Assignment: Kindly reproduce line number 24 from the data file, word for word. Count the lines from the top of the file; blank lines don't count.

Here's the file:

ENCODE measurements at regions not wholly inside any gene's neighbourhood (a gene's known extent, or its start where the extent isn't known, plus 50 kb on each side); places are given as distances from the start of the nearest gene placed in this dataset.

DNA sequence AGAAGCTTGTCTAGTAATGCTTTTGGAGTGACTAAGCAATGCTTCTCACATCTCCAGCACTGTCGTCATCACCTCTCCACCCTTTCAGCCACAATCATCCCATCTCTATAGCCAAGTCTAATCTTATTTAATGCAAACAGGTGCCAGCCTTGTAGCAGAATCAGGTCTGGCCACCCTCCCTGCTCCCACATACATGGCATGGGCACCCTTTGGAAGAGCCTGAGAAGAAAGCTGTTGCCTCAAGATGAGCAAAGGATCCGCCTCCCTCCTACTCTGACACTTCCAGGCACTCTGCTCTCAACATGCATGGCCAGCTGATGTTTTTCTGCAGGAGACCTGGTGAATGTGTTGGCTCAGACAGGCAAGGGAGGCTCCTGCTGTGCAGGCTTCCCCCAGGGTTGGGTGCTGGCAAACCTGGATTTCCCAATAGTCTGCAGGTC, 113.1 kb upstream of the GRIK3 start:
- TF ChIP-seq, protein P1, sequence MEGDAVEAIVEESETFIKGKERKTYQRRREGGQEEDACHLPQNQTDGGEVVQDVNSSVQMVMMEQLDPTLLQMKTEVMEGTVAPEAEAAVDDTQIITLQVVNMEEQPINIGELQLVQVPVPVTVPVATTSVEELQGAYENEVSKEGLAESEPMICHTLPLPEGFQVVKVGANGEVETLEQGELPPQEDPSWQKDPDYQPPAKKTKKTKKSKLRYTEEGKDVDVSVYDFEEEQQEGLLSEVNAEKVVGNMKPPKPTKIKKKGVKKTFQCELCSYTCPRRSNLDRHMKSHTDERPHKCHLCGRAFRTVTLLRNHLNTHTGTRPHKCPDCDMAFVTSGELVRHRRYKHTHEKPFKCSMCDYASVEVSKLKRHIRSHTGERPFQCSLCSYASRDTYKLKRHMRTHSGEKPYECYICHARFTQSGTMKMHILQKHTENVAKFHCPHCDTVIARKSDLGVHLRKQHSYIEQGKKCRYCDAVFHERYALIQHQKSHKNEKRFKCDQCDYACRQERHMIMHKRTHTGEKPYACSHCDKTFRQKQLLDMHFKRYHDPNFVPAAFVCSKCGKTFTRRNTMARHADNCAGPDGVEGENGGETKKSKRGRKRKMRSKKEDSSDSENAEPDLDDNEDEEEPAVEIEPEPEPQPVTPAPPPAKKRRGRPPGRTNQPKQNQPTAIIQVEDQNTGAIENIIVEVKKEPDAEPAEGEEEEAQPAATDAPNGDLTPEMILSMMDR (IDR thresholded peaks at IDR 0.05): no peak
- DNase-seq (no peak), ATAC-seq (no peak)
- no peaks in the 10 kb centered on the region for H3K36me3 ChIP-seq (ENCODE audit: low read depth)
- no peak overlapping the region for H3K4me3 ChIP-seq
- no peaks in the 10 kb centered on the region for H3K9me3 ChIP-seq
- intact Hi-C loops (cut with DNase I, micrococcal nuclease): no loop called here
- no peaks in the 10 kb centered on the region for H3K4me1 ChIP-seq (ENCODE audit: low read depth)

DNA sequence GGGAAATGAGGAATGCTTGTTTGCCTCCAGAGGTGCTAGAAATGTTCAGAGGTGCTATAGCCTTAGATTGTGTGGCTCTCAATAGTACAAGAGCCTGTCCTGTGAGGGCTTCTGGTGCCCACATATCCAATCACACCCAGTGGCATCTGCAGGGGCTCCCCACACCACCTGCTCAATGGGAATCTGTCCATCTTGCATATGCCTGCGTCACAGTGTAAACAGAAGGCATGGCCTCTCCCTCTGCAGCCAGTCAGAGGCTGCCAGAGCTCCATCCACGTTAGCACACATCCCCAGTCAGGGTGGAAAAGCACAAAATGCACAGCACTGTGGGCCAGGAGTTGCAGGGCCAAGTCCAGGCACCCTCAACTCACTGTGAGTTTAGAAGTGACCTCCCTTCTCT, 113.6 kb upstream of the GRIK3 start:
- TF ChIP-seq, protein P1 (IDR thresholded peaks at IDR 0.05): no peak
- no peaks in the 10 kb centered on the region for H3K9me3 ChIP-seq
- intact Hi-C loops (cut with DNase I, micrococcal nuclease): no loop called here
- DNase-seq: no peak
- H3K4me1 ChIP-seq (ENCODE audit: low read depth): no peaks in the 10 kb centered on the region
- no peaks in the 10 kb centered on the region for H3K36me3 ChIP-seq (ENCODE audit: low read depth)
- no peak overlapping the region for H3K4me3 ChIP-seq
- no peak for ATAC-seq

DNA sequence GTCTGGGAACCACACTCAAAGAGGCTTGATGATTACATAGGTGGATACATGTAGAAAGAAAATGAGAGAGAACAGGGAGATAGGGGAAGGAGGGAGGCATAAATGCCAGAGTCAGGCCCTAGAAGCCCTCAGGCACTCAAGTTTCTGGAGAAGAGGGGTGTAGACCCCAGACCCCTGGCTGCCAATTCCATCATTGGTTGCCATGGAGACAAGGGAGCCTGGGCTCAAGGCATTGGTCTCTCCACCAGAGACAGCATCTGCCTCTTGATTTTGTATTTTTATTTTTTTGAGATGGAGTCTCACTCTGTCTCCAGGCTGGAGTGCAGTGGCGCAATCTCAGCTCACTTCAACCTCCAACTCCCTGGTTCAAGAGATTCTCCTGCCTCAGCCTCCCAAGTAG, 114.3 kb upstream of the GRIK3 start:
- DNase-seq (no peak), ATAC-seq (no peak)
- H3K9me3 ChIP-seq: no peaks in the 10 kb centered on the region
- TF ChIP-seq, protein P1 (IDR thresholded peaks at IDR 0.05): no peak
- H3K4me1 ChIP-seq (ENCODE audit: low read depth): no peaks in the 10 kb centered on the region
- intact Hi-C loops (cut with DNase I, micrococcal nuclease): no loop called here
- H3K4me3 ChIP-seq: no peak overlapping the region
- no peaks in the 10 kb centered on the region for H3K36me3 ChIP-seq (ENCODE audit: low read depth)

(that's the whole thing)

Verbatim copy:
- intact Hi-C loops (cut with DNase I, micrococcal nuclease): no loop called here